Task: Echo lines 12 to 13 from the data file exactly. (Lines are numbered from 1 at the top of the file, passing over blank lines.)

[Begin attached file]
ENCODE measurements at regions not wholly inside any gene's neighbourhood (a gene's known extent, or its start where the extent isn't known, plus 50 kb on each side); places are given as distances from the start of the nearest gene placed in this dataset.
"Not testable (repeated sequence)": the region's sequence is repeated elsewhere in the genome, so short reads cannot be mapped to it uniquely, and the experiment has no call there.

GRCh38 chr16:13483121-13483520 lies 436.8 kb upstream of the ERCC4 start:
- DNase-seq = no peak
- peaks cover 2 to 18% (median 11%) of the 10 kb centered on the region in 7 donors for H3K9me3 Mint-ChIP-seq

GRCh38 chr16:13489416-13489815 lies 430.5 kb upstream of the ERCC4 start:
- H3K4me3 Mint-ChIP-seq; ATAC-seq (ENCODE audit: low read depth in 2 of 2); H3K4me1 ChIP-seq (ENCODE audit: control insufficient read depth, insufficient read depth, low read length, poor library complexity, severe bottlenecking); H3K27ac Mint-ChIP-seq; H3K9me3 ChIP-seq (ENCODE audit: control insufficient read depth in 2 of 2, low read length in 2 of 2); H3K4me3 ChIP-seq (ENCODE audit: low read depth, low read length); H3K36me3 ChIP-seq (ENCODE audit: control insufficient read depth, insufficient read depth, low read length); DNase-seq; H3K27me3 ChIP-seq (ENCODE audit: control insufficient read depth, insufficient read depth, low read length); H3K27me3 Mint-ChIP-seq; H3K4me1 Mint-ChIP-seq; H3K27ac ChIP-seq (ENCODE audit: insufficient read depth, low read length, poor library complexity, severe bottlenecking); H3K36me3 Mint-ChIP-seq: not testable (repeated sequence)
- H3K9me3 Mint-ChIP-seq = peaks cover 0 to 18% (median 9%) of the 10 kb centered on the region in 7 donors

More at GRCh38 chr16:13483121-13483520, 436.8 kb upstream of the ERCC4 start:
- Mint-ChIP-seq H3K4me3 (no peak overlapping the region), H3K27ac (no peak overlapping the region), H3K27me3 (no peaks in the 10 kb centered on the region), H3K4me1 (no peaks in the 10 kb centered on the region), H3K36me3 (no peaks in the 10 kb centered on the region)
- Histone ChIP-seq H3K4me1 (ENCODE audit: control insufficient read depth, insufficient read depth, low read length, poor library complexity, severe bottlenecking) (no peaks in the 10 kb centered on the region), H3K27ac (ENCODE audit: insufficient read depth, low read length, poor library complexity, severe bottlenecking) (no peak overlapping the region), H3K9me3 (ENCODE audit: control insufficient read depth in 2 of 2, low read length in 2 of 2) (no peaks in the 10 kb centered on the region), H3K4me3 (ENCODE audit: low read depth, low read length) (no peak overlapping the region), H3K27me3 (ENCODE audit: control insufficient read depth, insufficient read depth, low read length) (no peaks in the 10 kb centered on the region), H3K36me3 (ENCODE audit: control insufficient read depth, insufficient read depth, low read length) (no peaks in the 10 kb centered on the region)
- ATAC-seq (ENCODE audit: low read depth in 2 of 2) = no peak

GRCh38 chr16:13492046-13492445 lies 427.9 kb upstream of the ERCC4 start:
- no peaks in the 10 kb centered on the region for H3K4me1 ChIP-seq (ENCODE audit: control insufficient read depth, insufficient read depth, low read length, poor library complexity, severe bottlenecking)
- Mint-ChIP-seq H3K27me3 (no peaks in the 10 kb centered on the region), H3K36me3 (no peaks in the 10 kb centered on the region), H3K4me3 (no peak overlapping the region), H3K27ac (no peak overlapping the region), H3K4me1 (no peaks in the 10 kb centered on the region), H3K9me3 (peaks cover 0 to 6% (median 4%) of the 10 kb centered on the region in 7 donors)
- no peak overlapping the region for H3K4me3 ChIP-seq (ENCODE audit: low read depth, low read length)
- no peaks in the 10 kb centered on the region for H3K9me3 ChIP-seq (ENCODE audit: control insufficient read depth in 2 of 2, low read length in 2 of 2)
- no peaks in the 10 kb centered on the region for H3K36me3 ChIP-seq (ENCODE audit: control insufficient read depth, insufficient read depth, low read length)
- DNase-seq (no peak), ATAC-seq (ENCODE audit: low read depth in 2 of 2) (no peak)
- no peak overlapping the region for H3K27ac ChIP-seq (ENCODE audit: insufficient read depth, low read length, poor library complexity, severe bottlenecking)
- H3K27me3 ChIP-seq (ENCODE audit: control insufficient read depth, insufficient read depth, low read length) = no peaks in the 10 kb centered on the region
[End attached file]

- ATAC-seq (ENCODE audit: low read depth in 2 of 2) = no peak

GRCh38 chr16:13492046-13492445 lies 427.9 kb upstream of the ERCC4 start: